The book An economic theory of greed, love, groups and networks by the Dutch economist Paul Frijters, in collaboration with Gigi Foster, realizes a high "Sam de Wolff" standard. That is to say, the contents is original, with lots of instructive arguments, and the interdisciplinary character stimulates the thinking across the boundaries of the profession. For although the title refers to an economic theory, the work is surprisingly similar to existing discussions in the psychology, sociology and the anthropology. Frijters takes the classical homo economicus as his starting point, the egoistic and calculating individual, who is driven by greed. Frijters analyses his behaviour in social situations.
For the homo economicus needs groups. Thanks to the group all kinds of individual skills can be learned, collective decisions are very rational (due to the mutual control), there is a mutual solidarity (security), and power can be exerted on other groups. At the same time the members are forced into the curb of the group morals, which leads to a mental stress. Frijters believes that the individual member escapes from his mental anguish by surrendering to love. People like to indulge in phantasies about myths, in cases where events escape from their comprehension. Some selfdeceit makes life more pleasant1.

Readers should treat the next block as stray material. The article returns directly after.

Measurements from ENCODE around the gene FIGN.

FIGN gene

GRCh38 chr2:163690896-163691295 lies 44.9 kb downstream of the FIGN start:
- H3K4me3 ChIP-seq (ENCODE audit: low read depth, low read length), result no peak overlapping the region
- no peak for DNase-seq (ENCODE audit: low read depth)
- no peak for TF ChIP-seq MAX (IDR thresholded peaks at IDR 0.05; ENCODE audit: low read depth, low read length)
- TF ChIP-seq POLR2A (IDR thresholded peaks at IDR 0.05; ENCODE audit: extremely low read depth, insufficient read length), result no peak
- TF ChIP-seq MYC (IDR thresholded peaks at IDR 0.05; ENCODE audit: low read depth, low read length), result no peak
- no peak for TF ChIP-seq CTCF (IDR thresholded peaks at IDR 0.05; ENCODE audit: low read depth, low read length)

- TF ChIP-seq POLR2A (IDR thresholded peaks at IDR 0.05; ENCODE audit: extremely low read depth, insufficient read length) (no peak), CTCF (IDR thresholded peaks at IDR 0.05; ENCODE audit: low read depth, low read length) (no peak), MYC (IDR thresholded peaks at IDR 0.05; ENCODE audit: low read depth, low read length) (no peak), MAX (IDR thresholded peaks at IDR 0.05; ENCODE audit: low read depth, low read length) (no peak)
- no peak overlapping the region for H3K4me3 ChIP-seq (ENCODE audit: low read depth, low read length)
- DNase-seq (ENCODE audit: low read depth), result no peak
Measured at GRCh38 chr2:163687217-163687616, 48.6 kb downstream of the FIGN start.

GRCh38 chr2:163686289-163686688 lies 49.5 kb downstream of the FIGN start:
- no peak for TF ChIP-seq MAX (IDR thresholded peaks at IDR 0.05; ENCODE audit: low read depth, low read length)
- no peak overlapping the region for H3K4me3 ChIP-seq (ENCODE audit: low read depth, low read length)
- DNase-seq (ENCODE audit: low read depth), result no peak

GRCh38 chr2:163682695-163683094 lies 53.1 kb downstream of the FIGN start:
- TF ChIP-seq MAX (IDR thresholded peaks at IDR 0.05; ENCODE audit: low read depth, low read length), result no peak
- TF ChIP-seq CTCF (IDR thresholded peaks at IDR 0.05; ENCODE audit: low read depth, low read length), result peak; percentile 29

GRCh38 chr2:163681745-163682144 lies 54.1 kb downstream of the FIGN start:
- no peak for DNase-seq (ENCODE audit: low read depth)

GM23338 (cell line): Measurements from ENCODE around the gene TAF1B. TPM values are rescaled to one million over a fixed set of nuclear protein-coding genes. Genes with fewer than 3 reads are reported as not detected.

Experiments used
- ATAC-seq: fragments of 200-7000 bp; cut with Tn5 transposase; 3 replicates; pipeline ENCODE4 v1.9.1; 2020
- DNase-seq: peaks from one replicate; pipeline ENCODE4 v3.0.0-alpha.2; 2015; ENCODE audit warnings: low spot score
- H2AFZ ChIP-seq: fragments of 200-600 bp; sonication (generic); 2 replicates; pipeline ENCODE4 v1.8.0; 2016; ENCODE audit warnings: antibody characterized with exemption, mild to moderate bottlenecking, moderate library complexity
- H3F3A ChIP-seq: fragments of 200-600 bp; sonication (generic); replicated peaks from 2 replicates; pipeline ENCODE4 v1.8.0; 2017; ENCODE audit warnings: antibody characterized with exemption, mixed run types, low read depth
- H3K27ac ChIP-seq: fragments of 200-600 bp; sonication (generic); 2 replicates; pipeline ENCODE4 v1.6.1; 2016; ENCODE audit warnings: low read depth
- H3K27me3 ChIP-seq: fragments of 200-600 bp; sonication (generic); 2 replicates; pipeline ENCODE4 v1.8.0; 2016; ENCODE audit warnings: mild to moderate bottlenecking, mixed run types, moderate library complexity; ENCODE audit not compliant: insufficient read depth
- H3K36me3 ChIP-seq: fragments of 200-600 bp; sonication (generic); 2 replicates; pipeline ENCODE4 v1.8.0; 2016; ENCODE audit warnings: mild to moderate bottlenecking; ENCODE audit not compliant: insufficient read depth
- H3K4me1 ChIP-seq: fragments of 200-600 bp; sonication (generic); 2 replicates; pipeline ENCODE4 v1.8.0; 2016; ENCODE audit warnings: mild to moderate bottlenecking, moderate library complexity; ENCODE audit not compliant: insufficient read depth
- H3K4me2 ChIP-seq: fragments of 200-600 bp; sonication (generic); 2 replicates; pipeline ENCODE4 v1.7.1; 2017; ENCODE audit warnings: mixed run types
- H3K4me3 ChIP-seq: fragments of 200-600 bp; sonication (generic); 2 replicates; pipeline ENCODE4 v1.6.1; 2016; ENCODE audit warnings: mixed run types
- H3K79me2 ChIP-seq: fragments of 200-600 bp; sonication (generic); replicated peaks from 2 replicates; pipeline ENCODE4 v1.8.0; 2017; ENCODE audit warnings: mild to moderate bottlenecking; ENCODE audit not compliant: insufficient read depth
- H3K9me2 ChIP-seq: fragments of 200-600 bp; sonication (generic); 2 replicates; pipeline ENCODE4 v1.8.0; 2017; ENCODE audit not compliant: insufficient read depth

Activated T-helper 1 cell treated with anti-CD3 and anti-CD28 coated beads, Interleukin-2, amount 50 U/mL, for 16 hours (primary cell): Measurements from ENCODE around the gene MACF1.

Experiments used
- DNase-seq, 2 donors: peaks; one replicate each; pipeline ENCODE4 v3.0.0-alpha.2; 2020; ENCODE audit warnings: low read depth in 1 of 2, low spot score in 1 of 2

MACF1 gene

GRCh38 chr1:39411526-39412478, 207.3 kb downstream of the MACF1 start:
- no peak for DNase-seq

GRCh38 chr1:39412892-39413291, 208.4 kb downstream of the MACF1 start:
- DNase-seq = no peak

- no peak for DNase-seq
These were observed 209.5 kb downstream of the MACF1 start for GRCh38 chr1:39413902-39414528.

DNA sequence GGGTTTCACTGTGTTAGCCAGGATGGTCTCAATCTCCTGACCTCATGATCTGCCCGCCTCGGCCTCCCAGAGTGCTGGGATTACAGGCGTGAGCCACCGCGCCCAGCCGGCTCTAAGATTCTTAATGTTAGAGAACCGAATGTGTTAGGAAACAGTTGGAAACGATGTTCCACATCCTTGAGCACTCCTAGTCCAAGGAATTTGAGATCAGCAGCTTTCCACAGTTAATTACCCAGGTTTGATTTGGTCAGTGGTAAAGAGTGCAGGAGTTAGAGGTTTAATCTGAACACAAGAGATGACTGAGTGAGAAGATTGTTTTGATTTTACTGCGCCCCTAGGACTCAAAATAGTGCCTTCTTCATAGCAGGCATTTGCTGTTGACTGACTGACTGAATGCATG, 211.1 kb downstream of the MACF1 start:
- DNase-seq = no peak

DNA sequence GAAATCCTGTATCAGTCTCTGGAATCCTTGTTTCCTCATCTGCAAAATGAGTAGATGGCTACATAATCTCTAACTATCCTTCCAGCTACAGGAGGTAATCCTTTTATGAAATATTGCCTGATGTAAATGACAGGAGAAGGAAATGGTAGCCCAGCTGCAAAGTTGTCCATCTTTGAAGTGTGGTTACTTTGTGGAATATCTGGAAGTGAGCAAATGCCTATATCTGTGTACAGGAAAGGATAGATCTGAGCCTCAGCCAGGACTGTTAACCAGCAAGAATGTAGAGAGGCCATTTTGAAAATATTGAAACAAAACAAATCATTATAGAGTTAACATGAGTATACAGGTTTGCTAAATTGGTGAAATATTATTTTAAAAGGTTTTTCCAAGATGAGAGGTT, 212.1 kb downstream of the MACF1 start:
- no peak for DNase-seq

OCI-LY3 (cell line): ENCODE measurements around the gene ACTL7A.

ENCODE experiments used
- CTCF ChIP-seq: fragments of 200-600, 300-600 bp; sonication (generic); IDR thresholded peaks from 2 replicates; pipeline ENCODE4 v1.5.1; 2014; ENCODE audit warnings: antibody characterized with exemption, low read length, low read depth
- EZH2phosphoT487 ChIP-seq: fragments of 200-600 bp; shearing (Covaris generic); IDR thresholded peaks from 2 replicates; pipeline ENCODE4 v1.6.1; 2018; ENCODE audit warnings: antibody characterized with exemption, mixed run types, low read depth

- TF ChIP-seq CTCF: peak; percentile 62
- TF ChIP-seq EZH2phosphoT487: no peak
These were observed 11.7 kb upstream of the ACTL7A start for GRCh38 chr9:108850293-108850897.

The interdisciplinary character of the book is its stength and its weakness. The theory is vulnerable for criticism from specialists, who obviously can advance all kinds of counter-arguments, and it is doubtful if Frijters can answer them all. That is not fatal, as long as the theory is able to prove her worth in all sorts of applications. Unfortunately, the book is not filled with applications. The contents is mainly philosophical and theoretical. It is true that Frijters has developed mathematical models, but they are banished to an appendix at the end.
Your columnist is excited by this appendix. It is regrettable that these models have not been published before, except in technical reports and internal manuscripts. They have never been scrutinized by other authoritative economists. Also the validation with empirical facts is missing. So there remains a lot to be done in order to secure the scientific acceptance for the theory2. Undoubtedly Frijters is aware of this task, because his former teacher, the Dutch economist Bernard van Praag, had to fight all his life for scientific recognition. Thus it will be interesting to see what Frijters himself will do with his findings.